Ingestible smart pills are a hard act to swallow

Date June 24, 2013 - 2:25PM


SAN FRANCISCO: They look like normal pills, oblong and a little smaller than a daily vitamin. But if your doctor writes a prescription for these pills in the not-too-distant future, you might hear a new twist on an old cliche: "Take two of these ingestible computers, and they will email me in the morning."
As society struggles with the privacy implications of wearable computers like Google Glass, scientists, researchers and some startups are already preparing the next, even more intrusive wave of computing: ingestible computers and minuscule sensors stuffed inside pills.
Although these tiny devices are not yet mainstream, some people on the cutting edge are already swallowing them to monitor a range of health data and wirelessly share this information with a doctor. And there are prototypes of tiny, ingestible devices that can do things like automatically open car doors or fill in passwords.

Ultranet ultimatum: schools told pay up or lose it

Date June 28, 2013 - 4:28PM

Jewel Topsfield

Education Editor for The Age

The school Ultranet project was dogged from the start by inadequate planning, cost blow-outs and failed tenders.
The Victorian government’s $180 million schools IT experiment – intended to transform the way students learned – will end on December 31, with schools forced to pay if they wish to continue using the Ultranet next year.
The education department has signed a $2.8 million contract with NEC to provide the troubled school intranet for another six months to give schools time to plan for the future.

Bungled IT system puts TAFEs on hold

Date June 25, 2013

Benjamin Preiss

The state government has blamed a ''bungled'' $35 million TAFE computer system blow-out for a lengthy delay in reporting enrolment figures.
The cost of the computer system, commissioned under the previous Labor government to manage student records, has ballooned to about $100 million, well over its estimated cost of $65 million.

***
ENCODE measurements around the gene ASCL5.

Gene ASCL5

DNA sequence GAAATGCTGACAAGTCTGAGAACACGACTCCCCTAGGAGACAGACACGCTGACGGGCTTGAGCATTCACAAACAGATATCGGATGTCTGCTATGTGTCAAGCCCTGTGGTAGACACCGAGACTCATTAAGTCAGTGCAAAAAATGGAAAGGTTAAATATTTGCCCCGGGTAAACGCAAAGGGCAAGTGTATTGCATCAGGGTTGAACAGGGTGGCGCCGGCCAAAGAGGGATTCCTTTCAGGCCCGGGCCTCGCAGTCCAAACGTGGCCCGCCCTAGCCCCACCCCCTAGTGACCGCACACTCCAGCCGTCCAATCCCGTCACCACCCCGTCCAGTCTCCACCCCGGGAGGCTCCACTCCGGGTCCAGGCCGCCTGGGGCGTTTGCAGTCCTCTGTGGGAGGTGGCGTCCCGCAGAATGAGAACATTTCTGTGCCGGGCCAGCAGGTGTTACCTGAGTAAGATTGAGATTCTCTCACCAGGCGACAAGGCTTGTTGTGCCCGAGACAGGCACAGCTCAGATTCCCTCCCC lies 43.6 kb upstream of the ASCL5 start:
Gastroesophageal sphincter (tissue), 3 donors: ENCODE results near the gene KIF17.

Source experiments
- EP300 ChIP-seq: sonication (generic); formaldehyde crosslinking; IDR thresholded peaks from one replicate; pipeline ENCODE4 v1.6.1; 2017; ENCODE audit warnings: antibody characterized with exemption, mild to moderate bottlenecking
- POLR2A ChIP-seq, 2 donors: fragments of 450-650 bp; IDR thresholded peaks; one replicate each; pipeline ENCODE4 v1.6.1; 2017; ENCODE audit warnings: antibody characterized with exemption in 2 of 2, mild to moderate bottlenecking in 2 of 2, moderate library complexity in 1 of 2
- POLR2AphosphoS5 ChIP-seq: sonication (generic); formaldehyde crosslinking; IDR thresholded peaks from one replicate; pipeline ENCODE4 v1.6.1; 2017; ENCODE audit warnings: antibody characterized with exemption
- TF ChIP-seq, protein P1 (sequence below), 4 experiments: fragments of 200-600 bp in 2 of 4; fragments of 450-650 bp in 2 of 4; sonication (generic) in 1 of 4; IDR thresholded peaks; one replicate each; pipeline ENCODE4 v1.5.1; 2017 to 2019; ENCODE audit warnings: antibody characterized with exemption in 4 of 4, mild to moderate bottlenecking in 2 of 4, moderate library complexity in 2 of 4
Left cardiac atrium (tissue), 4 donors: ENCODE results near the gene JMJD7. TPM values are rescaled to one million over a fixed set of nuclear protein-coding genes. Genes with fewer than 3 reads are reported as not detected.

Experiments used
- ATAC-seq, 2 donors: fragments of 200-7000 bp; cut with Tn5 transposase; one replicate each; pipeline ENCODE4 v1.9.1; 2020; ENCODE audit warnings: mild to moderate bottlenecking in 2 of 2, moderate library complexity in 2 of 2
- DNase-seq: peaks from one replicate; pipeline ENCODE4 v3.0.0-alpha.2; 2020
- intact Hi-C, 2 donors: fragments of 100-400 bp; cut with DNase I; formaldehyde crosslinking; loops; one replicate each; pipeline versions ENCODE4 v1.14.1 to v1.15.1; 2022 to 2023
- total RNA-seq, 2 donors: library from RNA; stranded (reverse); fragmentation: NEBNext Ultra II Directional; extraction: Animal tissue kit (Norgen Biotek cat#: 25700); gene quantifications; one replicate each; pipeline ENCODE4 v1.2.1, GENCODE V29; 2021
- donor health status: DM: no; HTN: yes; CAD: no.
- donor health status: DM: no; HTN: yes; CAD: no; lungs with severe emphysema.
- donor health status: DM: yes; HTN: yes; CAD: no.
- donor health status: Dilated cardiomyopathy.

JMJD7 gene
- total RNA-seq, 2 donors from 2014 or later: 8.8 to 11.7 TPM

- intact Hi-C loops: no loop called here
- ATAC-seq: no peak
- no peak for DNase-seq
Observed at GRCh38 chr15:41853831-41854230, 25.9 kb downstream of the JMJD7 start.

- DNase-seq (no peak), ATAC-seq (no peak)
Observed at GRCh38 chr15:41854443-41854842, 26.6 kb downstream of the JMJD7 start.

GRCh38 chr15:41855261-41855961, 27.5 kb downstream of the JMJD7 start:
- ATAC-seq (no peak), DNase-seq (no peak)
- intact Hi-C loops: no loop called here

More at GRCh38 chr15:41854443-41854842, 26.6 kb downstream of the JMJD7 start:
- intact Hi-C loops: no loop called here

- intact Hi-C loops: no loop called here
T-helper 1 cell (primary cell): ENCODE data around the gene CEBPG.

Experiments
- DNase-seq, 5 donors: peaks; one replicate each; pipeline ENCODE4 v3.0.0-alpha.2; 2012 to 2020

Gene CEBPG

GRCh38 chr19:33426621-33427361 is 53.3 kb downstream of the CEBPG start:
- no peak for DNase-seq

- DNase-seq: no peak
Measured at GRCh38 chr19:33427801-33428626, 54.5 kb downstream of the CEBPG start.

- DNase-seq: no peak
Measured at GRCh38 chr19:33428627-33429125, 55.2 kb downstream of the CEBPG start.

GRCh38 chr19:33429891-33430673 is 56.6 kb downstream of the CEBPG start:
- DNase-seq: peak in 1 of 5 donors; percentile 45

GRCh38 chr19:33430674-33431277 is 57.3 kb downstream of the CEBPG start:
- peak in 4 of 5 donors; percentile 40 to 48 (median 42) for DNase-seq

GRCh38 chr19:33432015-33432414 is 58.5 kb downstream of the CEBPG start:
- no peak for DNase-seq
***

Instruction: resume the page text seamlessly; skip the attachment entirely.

But TAFEs have also allocated staff to work on the system, adding to the overall cost.

‘Medicare Locals’ name to become legal, finally

28th Jun 2013
THE name ‘Medicare Locals’ will become legal under new laws passed by the Senate.
The upper house today passed a bill to fix a situation the Opposition ridiculed as coming from an incompetent "light globe moment" – giving the network of primary healthcare organisations an unlawful name.
The federal government has established 61 Medicare Locals since 2011, but it was an offence to use the word "Medicare" in a business context.

Microsoft debuts 're-blended' Windows

  • From: AFP
  • June 27, 2013 7:04AM
MICROSOFT has debuted a "re-blended" version of the overhauled Windows 8 operating system released late last year.
It also previewed new office apps for its Windows Metro interface, but said they would not be released until next year.
Windows 8.1 incorporated feedback from users and developers, and came with the promise that the US software giant was speeding up its release cycle to adapt to the dizzying pace of innovation in consumer technology.

Review: Windows 8.1 widens gap with older PCs

Date June 28, 2013 - 9:50AM

Ryan Nakashima

Microsoft CEO Steve Ballmer says the latest update to Windows is a "refined blend" of its older operating system for PCs and its new touch-enabled interface for more modern, mobile devices.
After some hands-on time with it, the update seems to me like a patch over an ever-widening chasm.
The issue is that there are more than a billion personal computers that use some version of Windows as it existed until last October, when Microsoft unveiled Windows 8. All those PCs are responsive to mice and keyboards, not the touch screens and other input methods like voice and gestures that represent the future of computing. Making it easier to cross that bridge is one of the goals of Windows 8.1, a preview version of which Microsoft released on Wednesday.